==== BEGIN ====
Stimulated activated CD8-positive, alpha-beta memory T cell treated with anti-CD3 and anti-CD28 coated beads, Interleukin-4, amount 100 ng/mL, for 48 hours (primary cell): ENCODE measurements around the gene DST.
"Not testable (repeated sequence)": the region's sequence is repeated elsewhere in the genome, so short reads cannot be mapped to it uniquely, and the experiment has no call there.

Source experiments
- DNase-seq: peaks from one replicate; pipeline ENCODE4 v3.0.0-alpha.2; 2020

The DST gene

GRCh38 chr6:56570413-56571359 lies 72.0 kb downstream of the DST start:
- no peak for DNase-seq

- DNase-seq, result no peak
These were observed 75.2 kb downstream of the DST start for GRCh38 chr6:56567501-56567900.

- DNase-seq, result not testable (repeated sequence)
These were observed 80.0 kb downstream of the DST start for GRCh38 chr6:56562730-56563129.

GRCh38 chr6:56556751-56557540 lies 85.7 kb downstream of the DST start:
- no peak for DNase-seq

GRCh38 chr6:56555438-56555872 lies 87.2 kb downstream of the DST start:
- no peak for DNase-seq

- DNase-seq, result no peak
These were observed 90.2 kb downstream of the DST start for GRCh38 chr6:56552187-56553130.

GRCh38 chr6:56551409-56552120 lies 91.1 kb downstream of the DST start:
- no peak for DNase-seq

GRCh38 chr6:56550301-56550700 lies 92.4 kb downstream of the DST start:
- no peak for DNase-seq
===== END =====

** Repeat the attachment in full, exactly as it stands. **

Stimulated activated CD8-positive, alpha-beta memory T cell treated with anti-CD3 and anti-CD28 coated beads, Interleukin-4, amount 100 ng/mL, for 48 hours (primary cell): ENCODE measurements around the gene DST.
"Not testable (repeated sequence)": the region's sequence is repeated elsewhere in the genome, so short reads cannot be mapped to it uniquely, and the experiment has no call there.

Source experiments
- DNase-seq: peaks from one replicate; pipeline ENCODE4 v3.0.0-alpha.2; 2020

The DST gene

GRCh38 chr6:56570413-56571359 lies 72.0 kb downstream of the DST start:
- no peak for DNase-seq

- DNase-seq, result no peak
These were observed 75.2 kb downstream of the DST start for GRCh38 chr6:56567501-56567900.

- DNase-seq, result not testable (repeated sequence)
These were observed 80.0 kb downstream of the DST start for GRCh38 chr6:56562730-56563129.

GRCh38 chr6:56556751-56557540 lies 85.7 kb downstream of the DST start:
- no peak for DNase-seq

GRCh38 chr6:56555438-56555872 lies 87.2 kb downstream of the DST start:
- no peak for DNase-seq

- DNase-seq, result no peak
These were observed 90.2 kb downstream of the DST start for GRCh38 chr6:56552187-56553130.

GRCh38 chr6:56551409-56552120 lies 91.1 kb downstream of the DST start:
- no peak for DNase-seq

GRCh38 chr6:56550301-56550700 lies 92.4 kb downstream of the DST start:
- no peak for DNase-seq